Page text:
Seoul’s bus system provides an excellent complement to its Metro system. Jeongja station provides an example. (Photo by author)

Moreover, Lee pointed out that strongly enforced exclusive bus lanes leading from Seoul’s suburbs and satellite cities into the city center have proved to be a strong incentive in favor of mass transit. The Seoul metropolitan area has nearly 100 miles of exclusive bus lanes and many of these bus corridors have met the internationally recognized standards of the  Bus Rapid Transit (BRT) rating system. By looking at diverse factors ranging from dedicated right-of-way, off-board fare collection, and easily accessible boarding platforms, BRT comprehensively evaluates bus systems for speed, efficiency, and user satisfaction. While Seattle already has a number of bus only lanes and it is on the edge of BRT excellence with its Madison bus corridor, these are currently limited in scope and could benefit from further expansion and refinement.

Fortunately, Sound Transit 3, which is currently being implemented over a 25-year span, promises several BRT corridors to be phased in starting in 2019. While Sound Transit 3 promises significant expansions in light rail and rapid bus service, Seattle still has a long way to go before it can match the inter-connectivity and overall density of Seoul’s transit system.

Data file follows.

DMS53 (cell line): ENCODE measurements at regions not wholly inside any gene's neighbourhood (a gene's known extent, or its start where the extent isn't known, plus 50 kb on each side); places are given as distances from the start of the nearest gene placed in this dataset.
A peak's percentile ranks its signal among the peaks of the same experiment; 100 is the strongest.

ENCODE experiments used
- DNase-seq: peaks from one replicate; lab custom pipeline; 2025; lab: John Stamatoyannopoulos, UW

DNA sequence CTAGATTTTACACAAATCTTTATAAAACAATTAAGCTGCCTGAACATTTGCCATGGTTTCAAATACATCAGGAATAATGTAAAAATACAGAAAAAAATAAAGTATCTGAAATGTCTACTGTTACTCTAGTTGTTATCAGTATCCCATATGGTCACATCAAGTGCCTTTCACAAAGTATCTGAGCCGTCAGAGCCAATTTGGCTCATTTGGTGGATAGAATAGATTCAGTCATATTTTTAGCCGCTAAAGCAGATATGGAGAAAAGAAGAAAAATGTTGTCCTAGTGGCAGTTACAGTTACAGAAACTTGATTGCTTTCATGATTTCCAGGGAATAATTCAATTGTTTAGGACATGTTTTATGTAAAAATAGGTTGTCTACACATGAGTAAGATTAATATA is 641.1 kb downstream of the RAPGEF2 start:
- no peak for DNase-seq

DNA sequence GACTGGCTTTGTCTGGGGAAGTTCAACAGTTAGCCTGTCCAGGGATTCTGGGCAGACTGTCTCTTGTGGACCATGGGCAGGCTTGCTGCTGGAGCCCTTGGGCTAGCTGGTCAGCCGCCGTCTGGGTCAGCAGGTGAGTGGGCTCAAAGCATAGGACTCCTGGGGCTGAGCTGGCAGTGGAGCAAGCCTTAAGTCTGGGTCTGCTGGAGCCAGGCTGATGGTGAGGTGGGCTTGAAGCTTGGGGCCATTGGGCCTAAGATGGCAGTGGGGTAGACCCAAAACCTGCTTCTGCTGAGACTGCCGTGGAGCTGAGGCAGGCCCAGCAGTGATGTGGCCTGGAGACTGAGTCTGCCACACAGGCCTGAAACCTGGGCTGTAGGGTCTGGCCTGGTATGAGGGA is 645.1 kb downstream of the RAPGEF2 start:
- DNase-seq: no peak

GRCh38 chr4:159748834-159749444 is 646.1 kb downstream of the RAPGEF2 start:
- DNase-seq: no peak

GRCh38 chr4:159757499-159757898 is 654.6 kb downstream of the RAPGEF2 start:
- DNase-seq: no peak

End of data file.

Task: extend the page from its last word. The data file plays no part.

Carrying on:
Of course, mass transit is not cheap and a sudden expansion of Seattle’s bus fleet may be beyond the fiscal means of the city at present. Beginning in the early 2000s, Seoul re-organized a number of privately operating bus companies under the auspices of the Seoul Metropolitan Government. Opening mass transit to private companies and coordinating and enforcing a uniform fare, set routes, and schedules was an incredible but ultimately worthwhile endeavor that Seattle may consider emulating.